One way of creating that has helped me deal with the challenges of a demanding teaching profession is spinning. It is highly process oriented and basic in its reduction of form through texture and colour. It is a linear (no pun intended) way of working through thoughts and can be fit in a few minutes here and there without feeling I’ve lost track of what I was doing (as happens when composing a drawing).
Today I thought I would pay tribute to the beautiful wheel my parents bought for me almost 20 years ago: An Ashford ‘Joy.’ Sometimes the things we need to help us settle into ourselves are right there waiting for us to pick them up again. I digitally processed the photographs in black and white to draw the eye to the elegant, minimalist curves and natural wood grain.
In 2016 I took a lot of photographs… on my phone. Here are 12 photos from my garden and one from a local park we discovered this year. All photos taken with an iPhone 5 using ProCamera app and Photoshop Express.
An unexpected family event this summer brought us together and a chance conversation with a cousin whose been good about keeping in touch brought up the topic of spinning.
Her enthusiasm and gorgeous spinning skill have convinced me to take up something I haven’t touched in over a decade. It has been the perfect antidote for working through thoughts and calming a worried mind.
Someone once told me that I can’t do everything, that I have to choose. And that is my problem. I still do not. I want to be a skillful artist, excellent teacher, adept gardener, household contributor, caring partner and family member, healthy, spiritual, intellectual, calm personality. I try for all of it, but do none of it well.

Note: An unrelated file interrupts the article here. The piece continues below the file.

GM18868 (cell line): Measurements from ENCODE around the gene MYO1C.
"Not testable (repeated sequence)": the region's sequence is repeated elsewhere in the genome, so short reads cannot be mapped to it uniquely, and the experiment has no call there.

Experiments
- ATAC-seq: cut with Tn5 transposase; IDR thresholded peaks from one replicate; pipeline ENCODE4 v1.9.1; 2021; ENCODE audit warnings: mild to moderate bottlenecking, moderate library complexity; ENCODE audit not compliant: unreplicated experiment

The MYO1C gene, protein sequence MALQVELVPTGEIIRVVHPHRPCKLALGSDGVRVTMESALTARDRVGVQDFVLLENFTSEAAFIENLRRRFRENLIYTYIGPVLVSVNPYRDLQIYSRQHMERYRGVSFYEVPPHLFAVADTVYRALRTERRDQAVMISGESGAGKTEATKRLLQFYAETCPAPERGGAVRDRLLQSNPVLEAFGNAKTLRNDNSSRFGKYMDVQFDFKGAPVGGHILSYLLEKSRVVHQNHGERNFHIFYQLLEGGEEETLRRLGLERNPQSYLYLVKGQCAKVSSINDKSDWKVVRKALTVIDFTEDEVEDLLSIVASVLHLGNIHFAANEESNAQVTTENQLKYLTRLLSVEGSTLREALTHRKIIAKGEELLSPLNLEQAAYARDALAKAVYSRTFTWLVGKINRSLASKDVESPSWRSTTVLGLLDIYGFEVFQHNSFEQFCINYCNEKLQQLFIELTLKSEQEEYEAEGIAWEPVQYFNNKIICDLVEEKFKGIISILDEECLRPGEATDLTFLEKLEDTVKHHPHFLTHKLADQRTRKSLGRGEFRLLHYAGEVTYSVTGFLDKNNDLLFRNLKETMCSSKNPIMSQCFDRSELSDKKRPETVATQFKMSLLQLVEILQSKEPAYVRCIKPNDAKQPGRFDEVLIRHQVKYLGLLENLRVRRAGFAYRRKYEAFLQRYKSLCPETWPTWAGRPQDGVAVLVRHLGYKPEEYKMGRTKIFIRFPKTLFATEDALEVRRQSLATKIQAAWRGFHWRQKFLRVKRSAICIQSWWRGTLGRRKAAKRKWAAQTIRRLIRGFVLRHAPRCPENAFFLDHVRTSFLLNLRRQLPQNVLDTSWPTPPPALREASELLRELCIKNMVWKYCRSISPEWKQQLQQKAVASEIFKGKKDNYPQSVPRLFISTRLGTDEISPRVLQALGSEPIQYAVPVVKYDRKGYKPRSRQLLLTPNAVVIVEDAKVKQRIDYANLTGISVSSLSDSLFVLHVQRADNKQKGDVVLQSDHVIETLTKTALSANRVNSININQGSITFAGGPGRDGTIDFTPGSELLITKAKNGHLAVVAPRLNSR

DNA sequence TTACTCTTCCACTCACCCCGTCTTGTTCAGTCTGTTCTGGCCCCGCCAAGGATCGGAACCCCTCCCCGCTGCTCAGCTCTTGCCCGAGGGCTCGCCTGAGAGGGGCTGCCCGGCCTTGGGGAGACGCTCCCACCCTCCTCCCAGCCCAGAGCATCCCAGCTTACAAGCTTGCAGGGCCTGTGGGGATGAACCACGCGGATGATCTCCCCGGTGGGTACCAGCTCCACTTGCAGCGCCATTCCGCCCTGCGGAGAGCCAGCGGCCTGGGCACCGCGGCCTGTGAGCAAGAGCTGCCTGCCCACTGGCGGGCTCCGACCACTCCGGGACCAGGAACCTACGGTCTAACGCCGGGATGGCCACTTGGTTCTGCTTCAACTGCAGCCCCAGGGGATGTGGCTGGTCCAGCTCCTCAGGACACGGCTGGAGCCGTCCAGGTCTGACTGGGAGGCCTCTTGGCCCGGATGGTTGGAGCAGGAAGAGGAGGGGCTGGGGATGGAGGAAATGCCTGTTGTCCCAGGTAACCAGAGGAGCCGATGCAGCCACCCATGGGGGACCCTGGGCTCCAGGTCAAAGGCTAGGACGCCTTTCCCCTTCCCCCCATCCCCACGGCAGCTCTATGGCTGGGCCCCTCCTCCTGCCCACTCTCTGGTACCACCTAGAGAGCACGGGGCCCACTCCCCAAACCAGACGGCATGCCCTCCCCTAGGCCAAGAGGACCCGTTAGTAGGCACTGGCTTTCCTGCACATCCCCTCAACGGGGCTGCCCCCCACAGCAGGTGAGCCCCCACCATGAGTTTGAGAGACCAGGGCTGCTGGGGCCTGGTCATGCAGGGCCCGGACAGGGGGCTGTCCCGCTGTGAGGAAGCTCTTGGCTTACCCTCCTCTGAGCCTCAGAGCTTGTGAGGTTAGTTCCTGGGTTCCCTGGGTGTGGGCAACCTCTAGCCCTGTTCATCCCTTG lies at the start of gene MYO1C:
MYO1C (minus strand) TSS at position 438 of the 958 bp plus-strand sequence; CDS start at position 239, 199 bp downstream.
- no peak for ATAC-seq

Try again… and again.
This linocut is the beginning of a reduction print. The ink is new to me: Akua intaglio. There are some things to be worked out.
In the mean time, an homage to my favourite spring flower:
Update, December 20, 2016: I did eventually get the second colour on this print and it took months and months to dry. In fact I took a print out to scan today and it is still smudging. I will be on the look out for a more reliable permanent ink for 2017 printing adventures.
My garden is small and Deschampsia cespitosa ‘Pixie Fountain’ is finally making itself at home in places I think it will be happiest. A photograph shows how light plays on it – even in winter. An image of a linocut I printed last week is a reminder of a pleasing time I had in November, studying and carving lines.
There is ease and immediate sense of gratification with photography. I find this even more the case with a phone in hand. Moments are captured quickly and become sketches for drawings that rarely materialize!
Last week provided the opportunity for some quick documentation of the hoarfrost that gilded our City – stunning against the clear blue sky.
In the garden, the still standing remnants of Cimicifuga ‘Chocoholic’ seemed to bloom again. Below are photos from last week’s frosty show and the Bugbane’s September blooms – all taken with an iPhone.